On the second pass, all alarms inside the infant and parents and much of the congregation go off. This is counter-intuitive. It seems almost cruel. What are we doing here?

And of the Holy Spirit.
Plunge! On its back, head first, deeper down into the water goes the startled and frightened child. All that is known and comforting and familiar is stripped away. The priest and all watching see the head go down, down, down into the water.

It is only for a passing second, yet it seems frozen in time.

Death. Death is what happens in that moment.

Do you not know that all of us who have been baptized into Christ Jesus were baptized into his death?
That is what we Christians proclaim. In our baptism we die to the ways of sin. We die to all that would strive to separate us from God and from one another. We die to the forces of wickedness that conspire to claims us. That is what our Jesus made real for us when he willingly went to his death on a cross on a hill far away in a time long ago. Do you not know that all of us who have been baptized into Christ Jesus were baptized into his death?

Good Friday at the font.
But Jesus did not stay on the cross did he? He did not stay in the grave.
And the infant does not stay in the water.
The three days pass. The moment passes.
And Swhoosh…. The infant is passed through the water and the waters of death become the waters of birth. We do not drown in the waters of baptism. We pass through the waters of baptism. And as we do, we are born anew. “For if we have been united with him in a death like his, we will certainly be united with him in a resurrection like his.”

Here, the imagery is breath-taking (literally). The people, the parents, see the baby on this third sweep. Eyes are closed tight, fists are clenched, and as the infant goes through the water, they see it, see it plain. This same infant six weeks ago, six months ago, was passing naked through the waters of birth, emerging from its mother’s womb.

That’s it! Baptism is being born! Being born into Christ’s resurrection, being born into the new life, being born in the body of Christ, the Church. That’s it!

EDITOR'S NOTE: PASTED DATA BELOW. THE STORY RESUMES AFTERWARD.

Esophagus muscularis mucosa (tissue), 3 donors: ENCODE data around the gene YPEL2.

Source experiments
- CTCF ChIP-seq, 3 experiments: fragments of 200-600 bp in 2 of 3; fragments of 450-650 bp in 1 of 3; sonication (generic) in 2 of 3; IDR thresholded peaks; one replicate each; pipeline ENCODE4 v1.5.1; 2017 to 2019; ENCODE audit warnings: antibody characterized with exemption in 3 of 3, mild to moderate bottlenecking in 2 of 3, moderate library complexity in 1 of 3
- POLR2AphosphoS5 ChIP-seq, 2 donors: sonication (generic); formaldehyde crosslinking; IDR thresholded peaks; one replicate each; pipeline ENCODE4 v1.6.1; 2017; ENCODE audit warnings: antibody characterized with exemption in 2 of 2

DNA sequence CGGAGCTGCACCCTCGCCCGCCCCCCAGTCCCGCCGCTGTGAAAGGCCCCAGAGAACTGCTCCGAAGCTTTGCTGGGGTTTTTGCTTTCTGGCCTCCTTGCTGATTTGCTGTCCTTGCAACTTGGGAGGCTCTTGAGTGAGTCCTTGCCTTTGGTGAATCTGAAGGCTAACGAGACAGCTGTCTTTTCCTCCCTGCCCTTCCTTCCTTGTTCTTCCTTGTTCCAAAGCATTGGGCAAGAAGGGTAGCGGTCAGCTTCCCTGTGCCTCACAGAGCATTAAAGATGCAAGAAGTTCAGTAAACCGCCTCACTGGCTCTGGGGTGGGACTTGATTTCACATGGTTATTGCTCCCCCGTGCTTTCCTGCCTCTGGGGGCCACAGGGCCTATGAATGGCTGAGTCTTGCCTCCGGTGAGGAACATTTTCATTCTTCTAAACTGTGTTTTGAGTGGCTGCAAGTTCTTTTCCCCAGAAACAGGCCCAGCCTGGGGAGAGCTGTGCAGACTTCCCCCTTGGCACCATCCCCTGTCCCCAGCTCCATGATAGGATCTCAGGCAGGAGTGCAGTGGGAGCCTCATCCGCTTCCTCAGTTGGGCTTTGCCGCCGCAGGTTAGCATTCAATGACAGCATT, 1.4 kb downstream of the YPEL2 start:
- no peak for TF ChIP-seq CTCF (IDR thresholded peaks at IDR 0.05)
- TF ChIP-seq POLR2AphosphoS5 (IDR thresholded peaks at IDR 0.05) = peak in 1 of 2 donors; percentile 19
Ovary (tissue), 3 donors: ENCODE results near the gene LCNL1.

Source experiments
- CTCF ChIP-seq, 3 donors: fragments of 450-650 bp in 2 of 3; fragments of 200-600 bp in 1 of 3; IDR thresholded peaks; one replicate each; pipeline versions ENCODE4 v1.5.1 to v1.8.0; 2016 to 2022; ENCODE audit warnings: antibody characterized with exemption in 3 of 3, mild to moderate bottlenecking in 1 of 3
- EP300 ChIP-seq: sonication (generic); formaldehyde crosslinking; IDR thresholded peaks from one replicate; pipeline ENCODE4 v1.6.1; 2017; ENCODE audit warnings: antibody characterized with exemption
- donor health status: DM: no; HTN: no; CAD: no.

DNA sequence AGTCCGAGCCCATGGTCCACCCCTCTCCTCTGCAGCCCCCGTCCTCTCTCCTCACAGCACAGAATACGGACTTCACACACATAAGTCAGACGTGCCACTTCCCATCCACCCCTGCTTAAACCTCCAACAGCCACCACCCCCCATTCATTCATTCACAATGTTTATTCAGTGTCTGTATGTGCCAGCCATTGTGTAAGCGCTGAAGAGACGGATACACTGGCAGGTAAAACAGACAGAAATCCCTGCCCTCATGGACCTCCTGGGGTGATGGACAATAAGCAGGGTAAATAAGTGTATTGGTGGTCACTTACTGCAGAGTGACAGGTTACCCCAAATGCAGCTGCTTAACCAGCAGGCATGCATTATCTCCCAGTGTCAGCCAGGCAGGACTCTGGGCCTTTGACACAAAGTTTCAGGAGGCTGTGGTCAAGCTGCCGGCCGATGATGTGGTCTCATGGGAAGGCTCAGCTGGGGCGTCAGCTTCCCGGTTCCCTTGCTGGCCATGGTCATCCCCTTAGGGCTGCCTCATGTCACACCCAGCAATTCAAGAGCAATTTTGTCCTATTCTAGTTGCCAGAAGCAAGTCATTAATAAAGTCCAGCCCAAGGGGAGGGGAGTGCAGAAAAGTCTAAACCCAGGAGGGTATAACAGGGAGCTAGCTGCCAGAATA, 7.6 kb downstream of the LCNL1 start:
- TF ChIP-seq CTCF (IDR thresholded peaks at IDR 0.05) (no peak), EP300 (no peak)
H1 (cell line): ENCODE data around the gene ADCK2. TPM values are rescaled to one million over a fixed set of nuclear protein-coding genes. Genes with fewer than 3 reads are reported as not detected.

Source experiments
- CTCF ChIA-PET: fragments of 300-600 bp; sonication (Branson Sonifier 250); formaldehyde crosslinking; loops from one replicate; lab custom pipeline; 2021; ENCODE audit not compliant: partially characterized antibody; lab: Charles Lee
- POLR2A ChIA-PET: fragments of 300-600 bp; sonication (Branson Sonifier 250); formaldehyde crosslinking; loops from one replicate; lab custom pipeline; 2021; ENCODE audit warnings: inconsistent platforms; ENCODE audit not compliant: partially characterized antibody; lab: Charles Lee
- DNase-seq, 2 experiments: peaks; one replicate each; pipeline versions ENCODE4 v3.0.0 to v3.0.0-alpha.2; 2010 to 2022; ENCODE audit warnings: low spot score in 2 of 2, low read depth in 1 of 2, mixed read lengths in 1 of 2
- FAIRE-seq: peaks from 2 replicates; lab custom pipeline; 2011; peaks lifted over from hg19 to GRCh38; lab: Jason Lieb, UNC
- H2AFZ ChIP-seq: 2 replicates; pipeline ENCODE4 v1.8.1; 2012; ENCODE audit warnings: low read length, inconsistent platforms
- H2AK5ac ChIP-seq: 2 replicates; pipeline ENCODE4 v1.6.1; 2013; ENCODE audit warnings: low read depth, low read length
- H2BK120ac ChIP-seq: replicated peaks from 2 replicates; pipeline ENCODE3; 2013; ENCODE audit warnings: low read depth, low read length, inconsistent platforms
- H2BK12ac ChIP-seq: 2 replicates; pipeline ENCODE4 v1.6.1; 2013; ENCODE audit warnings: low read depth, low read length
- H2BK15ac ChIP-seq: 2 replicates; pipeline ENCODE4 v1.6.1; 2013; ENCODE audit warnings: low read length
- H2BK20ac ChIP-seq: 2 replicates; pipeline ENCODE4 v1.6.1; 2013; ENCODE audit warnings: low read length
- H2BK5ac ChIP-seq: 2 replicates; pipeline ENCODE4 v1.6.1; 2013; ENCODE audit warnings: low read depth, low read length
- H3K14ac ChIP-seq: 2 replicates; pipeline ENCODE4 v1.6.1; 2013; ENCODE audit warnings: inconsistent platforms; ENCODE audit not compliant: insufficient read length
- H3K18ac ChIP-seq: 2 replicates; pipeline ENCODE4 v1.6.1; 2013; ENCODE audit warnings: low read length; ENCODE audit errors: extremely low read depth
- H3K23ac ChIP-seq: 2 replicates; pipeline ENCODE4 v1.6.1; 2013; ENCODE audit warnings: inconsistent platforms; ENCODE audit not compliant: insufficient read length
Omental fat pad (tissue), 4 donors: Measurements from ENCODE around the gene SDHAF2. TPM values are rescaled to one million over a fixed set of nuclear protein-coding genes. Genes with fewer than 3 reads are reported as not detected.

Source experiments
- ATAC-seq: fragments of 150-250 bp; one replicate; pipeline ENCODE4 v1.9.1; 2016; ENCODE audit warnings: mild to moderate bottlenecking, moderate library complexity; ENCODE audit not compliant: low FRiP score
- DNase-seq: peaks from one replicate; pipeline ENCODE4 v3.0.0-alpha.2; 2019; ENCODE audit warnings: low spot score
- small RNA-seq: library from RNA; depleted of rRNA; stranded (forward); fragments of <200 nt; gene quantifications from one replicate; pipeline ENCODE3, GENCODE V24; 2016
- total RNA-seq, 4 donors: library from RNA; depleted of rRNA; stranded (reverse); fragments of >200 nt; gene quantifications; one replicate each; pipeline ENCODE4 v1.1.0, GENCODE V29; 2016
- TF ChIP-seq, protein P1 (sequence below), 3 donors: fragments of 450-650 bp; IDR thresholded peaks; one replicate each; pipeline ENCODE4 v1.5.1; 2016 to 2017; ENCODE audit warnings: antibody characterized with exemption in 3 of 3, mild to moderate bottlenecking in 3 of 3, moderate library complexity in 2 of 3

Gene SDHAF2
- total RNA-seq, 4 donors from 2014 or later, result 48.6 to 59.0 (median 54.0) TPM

And in that moment, something else that the church talks about becomes profoundly real: Through our baptism, each and every one of us who has been baptized, does, in fact, become a member of the Body.

We are, in fact, brothers and sisters in Christ. We have all emerged from the same womb! We have all passed through the same birthing waters! We have all become one body.

The baby is lifted high, and the gathered congregation shouts, “AMEN!”

The sealing oil is poured over the infant’s head, and the infant is marked with the sign of the cross, marked as Christ’s own forever, wrapped in fresh white towels, and given over to the loving arms of its parents, or, better yet, its Godparents.

The newly baptized is welcomed, the Peace of the Lord is shared, and the celebrant, using the pool as aspergillium, casts water upon the congregation, reminding them that they, too, are baptized.

“…. Baptism is union with Christ in his death and resurrection, birth into God’s family the Church, forgiveness of sins, and new life in the Holy Spirit.” (From the Catechism BCP 1979, p. 858)

The imagery is vivid in the baptism of an infant by immersion. Imagery not lost, perhaps, but certainly diminished in small bowls, sprinkled water, and fine gowns.

And it doesn’t stop there. Once we have witnessed such a baptism by immersion, it carries over into the Eucharist, the gathering of the baptized at the altar of God, Sunday after Sunday. What we see there, then, is brothers and sisters, born of the same womb as we ourselves, members of the one Body, which is Jesus Christ our Lord.

The way we worship, what we do in the liturgy, is an expression of what we believe and shapes what we believe. Baptizing infants by immersion can profoundly express and shape what we believe about ourselves as baptized people, born again.

The Rev. Lisa G. Fischbeck, Vicar, The Episcopal Church of the Advocate, Carrboro, North Carolina